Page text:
The Canadian Taxpayers Federation (CTF) called out the province of B.C. for failing to address its affordability crisis. Instead of tax breaks, residents receive the cold shoulder from their elected representatives.
"Families in British Columbia need a break," said Carson Binda, the B.C. Director for the CTF. "They need life to be more affordable, and the B.C. government can help make that happen."
Binda argues that Premier David Eby's cabinet shuffle last week provided ample opportunity for his new government to show taxpayers that it takes the rising cost of living seriously. "Eby's new cabinet needs to cut taxes and pay down the provincial debt to help B.C. families being crippled by the rising cost of living," he said.
However, since assuming office several weeks ago, the NDP has refused to read, let alone adopt, two opposition private members' bills.
Liberal MLA and Opposition House Leader Todd Stone introduced Bill M 214, the Members' Remuneration and Pensions (Salary Freeze) Amendment Act, 2022, on October 18 to suspend an expected $10,000 pay hike scheduled for next April.
MLAs make approximately $115,045 a year in B.C., while cabinet members earn up to $172,567. Meanwhile, Premier David Eby takes home a salary of $218,587 — nearly three times more than the median household income in B.C. Stone also called for the province to reverse the $20,000 retroactive pay hike for cabinet members.
On November 23, the B.C. Liberals also introduced legislation to provide people with relief from rising fuel prices. Bill M 217, the Miscellaneous Statutes (Gas Price Relief) Amendment Act, 2022, would temporarily suspend provincial gas taxes and the hidden taxes on gas imported from Alberta. But like Bill M 214, it did not receive a second reading.
With the B.C. legislature in recess for the holidays, the bills likely face removal from the order paper.
Since becoming premier several weeks ago, Binda states Eby has done the opposite needed to address affordability. "Eby is increasing gasoline, diesel, home heating, used cars and home taxes ... [when] families are paying record-breaking prices for fuel and groceries."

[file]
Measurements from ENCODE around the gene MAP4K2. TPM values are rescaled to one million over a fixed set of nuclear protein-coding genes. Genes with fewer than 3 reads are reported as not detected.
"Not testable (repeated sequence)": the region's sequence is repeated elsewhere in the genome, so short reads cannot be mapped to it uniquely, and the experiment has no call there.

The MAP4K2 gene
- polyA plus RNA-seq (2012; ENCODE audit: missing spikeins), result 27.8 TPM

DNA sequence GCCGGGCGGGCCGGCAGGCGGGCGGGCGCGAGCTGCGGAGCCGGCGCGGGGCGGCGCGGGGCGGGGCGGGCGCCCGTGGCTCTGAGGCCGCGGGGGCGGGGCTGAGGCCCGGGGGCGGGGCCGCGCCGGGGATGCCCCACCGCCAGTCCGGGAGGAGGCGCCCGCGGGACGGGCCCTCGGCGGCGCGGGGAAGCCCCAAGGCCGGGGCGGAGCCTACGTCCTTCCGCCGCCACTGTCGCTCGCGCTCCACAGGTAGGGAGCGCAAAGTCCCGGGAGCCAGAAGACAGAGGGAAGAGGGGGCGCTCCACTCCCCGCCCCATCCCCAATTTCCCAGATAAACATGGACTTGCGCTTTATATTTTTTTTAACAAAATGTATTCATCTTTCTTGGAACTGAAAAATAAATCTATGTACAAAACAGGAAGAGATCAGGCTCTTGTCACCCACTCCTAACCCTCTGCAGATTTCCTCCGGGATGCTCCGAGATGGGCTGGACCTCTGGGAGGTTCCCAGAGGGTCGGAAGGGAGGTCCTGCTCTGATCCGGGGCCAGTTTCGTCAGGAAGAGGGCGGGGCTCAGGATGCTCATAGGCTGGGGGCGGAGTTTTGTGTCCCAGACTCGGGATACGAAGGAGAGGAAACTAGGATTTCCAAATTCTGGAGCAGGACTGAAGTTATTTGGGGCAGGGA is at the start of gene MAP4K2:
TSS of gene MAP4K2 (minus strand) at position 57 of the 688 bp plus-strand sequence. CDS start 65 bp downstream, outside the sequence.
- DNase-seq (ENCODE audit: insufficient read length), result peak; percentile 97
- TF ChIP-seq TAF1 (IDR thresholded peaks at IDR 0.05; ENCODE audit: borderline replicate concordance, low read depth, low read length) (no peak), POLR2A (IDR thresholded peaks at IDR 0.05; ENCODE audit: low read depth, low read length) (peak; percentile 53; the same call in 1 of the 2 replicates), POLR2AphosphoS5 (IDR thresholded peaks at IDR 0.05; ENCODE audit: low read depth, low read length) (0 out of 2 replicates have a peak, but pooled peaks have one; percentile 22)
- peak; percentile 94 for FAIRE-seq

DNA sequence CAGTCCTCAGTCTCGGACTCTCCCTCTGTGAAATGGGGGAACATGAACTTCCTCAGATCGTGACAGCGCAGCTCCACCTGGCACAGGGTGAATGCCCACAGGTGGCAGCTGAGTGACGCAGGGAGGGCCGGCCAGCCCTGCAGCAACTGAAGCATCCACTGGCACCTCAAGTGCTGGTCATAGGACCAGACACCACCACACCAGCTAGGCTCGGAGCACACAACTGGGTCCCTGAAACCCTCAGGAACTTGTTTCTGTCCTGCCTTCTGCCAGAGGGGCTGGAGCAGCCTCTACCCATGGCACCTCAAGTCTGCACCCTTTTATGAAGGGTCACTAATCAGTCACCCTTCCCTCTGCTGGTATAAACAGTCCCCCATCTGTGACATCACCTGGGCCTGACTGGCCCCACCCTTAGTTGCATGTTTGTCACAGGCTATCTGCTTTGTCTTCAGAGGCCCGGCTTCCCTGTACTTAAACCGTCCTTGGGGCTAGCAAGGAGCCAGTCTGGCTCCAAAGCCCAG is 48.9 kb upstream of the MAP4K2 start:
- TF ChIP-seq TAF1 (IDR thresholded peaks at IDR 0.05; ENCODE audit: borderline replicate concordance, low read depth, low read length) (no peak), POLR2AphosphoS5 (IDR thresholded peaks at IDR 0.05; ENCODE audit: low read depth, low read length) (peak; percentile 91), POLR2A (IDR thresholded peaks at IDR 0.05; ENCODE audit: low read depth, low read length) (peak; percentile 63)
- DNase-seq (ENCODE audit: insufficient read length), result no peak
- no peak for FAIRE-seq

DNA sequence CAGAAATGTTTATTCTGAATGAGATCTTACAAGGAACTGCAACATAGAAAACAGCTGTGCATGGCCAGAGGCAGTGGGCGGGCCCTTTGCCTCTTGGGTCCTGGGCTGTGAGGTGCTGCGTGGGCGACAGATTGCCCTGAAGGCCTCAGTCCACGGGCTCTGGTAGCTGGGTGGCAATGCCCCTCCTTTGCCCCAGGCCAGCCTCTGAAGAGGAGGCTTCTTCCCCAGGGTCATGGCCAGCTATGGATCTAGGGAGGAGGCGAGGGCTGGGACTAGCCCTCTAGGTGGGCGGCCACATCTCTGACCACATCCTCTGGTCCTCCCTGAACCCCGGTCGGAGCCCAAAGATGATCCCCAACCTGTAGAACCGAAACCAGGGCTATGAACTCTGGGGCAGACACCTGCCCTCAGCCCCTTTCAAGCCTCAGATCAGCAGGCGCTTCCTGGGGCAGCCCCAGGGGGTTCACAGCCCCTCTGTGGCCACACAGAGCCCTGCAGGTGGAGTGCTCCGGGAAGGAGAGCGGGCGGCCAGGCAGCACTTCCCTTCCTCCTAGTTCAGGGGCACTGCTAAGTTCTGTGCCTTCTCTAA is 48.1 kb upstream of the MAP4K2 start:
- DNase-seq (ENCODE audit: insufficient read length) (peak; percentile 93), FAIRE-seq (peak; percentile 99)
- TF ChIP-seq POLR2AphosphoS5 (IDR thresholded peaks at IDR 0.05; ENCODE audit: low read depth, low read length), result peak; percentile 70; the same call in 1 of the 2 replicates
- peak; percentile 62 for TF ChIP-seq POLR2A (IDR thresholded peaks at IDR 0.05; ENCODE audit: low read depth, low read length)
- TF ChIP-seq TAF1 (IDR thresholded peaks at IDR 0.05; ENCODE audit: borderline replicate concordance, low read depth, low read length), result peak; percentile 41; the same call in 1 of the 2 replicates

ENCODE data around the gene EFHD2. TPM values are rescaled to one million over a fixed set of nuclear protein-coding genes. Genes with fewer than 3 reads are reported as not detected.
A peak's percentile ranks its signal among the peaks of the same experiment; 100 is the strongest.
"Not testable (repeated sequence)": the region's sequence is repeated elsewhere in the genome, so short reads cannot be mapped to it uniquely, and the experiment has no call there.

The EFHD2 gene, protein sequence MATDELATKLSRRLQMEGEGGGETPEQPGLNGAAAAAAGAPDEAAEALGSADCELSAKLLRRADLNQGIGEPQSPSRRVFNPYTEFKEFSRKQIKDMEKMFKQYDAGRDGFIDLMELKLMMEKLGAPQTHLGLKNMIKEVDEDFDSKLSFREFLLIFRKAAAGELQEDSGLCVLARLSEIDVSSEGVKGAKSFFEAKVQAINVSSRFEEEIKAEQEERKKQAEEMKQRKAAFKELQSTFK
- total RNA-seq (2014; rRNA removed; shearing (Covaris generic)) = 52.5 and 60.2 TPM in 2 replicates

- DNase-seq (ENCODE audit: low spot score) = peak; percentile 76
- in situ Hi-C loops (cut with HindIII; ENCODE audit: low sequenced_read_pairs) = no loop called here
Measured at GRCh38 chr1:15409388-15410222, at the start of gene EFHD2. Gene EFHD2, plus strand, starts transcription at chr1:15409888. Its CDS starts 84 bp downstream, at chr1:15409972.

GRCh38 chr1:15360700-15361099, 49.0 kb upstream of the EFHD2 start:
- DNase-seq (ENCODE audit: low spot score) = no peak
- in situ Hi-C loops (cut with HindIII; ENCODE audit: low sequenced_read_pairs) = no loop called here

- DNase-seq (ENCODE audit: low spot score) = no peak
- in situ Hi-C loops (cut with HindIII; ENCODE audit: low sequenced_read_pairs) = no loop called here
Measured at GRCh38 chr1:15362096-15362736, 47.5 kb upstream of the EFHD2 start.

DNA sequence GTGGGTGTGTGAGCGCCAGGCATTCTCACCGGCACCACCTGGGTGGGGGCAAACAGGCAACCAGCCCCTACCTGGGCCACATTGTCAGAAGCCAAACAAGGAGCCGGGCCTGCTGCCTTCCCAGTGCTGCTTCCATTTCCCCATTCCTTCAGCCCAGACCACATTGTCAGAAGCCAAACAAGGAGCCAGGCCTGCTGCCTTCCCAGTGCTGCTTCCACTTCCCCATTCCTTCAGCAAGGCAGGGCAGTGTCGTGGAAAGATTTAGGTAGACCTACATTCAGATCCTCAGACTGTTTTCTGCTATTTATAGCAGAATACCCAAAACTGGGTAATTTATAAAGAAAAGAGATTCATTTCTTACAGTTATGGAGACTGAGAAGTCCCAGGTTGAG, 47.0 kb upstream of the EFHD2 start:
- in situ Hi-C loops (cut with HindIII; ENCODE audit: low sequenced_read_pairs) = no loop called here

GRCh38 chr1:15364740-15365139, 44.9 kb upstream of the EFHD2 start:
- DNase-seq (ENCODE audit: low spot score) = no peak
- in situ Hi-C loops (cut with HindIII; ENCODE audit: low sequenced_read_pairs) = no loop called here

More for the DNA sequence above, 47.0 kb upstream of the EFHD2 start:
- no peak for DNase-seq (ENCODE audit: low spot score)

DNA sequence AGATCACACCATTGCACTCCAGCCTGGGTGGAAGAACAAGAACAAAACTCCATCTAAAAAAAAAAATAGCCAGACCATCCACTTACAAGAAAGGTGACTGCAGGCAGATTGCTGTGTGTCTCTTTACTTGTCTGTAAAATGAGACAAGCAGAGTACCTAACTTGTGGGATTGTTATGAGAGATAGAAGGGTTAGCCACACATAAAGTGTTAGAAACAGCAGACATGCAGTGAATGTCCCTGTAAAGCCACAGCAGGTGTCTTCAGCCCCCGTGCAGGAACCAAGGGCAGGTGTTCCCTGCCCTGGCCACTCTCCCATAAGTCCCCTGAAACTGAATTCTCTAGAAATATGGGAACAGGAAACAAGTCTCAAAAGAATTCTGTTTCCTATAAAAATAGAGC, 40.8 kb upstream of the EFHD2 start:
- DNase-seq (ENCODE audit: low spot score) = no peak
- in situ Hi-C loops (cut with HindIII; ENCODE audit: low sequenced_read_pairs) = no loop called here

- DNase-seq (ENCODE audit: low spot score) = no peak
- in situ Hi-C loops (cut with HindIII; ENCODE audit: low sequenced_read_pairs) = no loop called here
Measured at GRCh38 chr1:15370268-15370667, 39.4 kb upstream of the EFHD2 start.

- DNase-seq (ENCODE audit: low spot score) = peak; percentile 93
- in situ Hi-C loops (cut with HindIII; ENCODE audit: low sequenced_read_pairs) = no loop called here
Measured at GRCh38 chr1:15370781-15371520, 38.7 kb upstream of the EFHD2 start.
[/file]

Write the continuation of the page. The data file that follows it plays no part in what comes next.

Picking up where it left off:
"At the same time, the Eby government has announced a $5.7 billion budgetary surplus, up $4.4 billion from previous projections," said Binda. "There is ample money in the budget to cut taxes, which is only helping to fuel the inflation fire."
This autumn has seen record-breaking demand for food banks, as one-in-five Canadians report skipping meals because of high food prices. The fuel price also shattered records in B.C., making everything more expensive.
Canada's Food Price Report 2023 predicts a 5-7% food price increase in 2023, following 10% gains this year, with vegetables, dairy, and meat observing the highest increases. The report forecasted that an average family of four, including a man (age 31-50), woman (age 31-50), boy (age 14-18), and girl (age 9-13), will spend up to $16,288.41 per year on food, an increase of up to $1,065.60 from 2022.
Within the following year, the average family in the Lower Mainland will pay around $10,000 in gas taxes at the pumps. "Taxes on natural gas will cost the average family $212 to heat their homes this winter."
"Everyday working British Columbians cannot afford to pay the tax burden levied against them by the politicians in Victoria," added Binda. "Eby could start delivering relief by axing the second carbon tax."
Unlike other provinces, B.C. has two carbon taxes. The first carbon tax adds 11 cents per litre to the cost of gasoline and 13 cents per litre of diesel. It's going to more than triple in the next eight years. The second carbon tax is a B.C. government fuel regulation that costs gasoline and diesel even more.
Binda articulates that axing the second provincial gas tax would save drivers 17 cents a litre of gasoline or approximately $13 every time they fill up a minivan. "Scrapping the second carbon tax would save about 19 cents a litre of diesel, shaving $172 off the cost of filling up a big rig truck that delivers all of our groceries and supplies."
"Provinces across the country and 51 national governments have cut taxes recently to help improve affordability. It's time for British Columbia to do the same," continues Binda.
"Eby and his new cabinet need to follow the lead of other provinces by cutting taxes and lowering the debt burden so that we can give less money to bondholders on Bay Street and focus on the priorities that matter to British Columbians."
"Eby likes to talk about affordability and has promised to deliver actual results for British Columbians. If he's serious about affordability and showing results, he needs to put his money where his mouth is. Eby must cut taxes and pay the provincial debt to save families money."